• Unemployment is measured as % of total labor force (modeled ILO estimate) available from the World Bank Database.
  • Redistribution (which enters the regression in 5-year moving average), is calculated based on the method used by Ostry et al. (2014) using data available on the Standardized World Income Inequality Database (SWIID) 4.0. (available on the web at: http://myweb.uiowa.edu/fsolt/swiid/swiid.html) It is defined as the difference between the Gini coefficient for market and for net inequality.
  • CPI Inflation is the annual percentage change in the consumer prices available from the World Bank Database.
  • GDP Volatility is calculated as standard deviation of GDP growth over previous five years using real growth data from the World Bank Database.
  • Productivity is measured as GDP per person employed (constant 1990 PPP $) available from the World Bank Database.
  • Trade openness is calculated as amount of trade (sum of export and import) divided by GDP, available from the World Bank Database.
  • Lag of GDP per capita is a t-1 GDP per capita data available from the World Bank Database.
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1We thank for comments Odd Per Brekk, Romain Duval, Sanjeev Gupta, Siddharth Kothari and Jonathan Ostry. All opinions and remaining errors are ours.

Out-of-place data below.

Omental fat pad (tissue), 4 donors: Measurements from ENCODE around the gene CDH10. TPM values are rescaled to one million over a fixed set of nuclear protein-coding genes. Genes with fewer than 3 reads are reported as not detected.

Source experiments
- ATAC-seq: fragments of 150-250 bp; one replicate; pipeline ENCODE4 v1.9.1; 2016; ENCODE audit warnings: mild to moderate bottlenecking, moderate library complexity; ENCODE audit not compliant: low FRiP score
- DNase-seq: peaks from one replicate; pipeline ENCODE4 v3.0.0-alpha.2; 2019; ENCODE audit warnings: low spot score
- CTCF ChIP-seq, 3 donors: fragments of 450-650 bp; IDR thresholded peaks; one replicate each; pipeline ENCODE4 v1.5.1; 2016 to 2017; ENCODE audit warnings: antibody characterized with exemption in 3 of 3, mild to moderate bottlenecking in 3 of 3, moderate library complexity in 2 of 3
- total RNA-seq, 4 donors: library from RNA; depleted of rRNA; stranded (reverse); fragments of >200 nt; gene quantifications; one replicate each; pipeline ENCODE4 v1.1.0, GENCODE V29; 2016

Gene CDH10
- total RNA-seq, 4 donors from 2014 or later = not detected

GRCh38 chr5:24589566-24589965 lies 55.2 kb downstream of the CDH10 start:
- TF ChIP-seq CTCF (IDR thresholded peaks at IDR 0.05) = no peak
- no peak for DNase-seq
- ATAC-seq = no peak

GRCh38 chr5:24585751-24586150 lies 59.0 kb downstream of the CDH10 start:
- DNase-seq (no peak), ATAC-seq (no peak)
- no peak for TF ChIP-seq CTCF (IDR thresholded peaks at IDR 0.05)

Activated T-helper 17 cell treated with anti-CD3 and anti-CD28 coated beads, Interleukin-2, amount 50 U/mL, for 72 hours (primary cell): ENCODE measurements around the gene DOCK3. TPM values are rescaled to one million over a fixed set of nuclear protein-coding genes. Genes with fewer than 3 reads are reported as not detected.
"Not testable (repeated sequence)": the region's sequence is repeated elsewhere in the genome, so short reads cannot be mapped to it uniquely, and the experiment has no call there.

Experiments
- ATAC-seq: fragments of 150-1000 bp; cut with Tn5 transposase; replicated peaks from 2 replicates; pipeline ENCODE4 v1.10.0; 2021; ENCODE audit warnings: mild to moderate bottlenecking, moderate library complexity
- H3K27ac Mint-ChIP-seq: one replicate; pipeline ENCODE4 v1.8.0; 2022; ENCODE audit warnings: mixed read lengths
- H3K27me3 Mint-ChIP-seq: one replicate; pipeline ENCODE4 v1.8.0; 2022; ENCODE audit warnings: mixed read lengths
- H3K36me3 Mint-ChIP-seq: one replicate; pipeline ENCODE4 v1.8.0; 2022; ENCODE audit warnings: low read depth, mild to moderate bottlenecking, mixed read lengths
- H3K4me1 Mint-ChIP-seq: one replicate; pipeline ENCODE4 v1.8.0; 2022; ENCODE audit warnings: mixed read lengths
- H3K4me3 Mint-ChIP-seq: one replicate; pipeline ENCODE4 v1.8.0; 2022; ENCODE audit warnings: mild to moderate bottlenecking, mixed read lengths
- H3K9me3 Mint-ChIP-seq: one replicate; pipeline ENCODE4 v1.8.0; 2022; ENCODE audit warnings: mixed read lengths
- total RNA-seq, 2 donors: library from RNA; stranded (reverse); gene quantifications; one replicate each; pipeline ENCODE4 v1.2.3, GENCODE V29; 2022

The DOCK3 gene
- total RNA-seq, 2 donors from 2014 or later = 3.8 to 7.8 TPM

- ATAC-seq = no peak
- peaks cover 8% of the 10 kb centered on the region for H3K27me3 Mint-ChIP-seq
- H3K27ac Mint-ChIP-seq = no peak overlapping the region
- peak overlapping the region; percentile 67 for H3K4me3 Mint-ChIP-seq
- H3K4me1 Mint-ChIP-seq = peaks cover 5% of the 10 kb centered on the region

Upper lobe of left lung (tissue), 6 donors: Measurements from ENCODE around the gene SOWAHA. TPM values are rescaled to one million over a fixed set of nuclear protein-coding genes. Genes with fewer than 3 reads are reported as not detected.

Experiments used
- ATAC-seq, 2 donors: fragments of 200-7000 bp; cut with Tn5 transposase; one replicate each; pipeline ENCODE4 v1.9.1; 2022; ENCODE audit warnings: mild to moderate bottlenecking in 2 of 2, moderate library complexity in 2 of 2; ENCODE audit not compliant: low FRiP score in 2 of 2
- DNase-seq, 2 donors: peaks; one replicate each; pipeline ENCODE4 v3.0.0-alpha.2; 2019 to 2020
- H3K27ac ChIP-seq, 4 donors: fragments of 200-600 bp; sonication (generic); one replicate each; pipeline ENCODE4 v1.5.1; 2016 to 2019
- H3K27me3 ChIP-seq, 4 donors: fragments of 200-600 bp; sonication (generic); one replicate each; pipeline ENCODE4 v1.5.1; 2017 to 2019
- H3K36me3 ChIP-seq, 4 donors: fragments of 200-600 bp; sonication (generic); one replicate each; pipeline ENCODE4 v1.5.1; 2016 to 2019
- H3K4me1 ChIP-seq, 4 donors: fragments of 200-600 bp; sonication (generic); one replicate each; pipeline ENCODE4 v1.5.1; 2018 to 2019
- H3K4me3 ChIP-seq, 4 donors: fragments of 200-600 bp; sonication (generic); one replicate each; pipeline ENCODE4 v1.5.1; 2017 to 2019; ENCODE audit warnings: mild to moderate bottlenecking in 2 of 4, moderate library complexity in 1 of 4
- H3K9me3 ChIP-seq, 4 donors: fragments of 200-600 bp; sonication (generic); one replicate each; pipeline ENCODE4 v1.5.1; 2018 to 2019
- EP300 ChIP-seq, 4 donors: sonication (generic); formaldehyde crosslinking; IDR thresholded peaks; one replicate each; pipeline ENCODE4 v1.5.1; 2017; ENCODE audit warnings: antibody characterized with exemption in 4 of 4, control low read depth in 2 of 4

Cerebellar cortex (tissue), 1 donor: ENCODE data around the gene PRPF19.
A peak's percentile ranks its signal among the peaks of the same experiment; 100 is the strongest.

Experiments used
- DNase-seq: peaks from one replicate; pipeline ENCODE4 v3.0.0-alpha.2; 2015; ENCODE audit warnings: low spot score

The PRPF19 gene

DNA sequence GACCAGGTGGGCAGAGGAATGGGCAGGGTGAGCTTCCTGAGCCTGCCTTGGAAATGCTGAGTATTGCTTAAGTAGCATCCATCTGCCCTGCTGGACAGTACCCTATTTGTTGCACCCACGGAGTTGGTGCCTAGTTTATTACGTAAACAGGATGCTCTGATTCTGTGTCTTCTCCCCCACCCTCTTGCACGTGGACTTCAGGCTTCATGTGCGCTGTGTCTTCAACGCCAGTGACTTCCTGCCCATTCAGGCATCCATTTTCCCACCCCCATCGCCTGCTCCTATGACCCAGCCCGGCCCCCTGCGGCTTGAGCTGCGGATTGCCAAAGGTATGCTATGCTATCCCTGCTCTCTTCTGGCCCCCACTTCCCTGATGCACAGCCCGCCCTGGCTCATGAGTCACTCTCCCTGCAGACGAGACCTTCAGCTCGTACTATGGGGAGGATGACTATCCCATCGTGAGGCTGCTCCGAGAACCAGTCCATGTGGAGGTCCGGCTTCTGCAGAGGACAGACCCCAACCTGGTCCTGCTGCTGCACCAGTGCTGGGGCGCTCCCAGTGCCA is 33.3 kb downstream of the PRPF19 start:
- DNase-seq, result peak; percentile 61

2“A New Global Economy for a New Generation” speech by Christine Lagarde, Managing Director, International Monetary Fund, Davos, Switzerland, January 23, 2013. Available online at https://www.imf.org/external/np/speeches/2013/012313.htm
4China alone accounted for 7.8 percentage points change in population weighted Gini for East Asia and the Pacific Region, while some countries contributed negatively.
5The Gini Index is the most widely used measure of income inequality, and which ranges from 0 (perfect equality) to 100 (complete inequality: one person has all the income or consumption while all others have none).
6See also Anand and et al. (2013) for more details.
7Due to data limitation, only two Asian countries, Cambodia and Thailand, are included in our sample.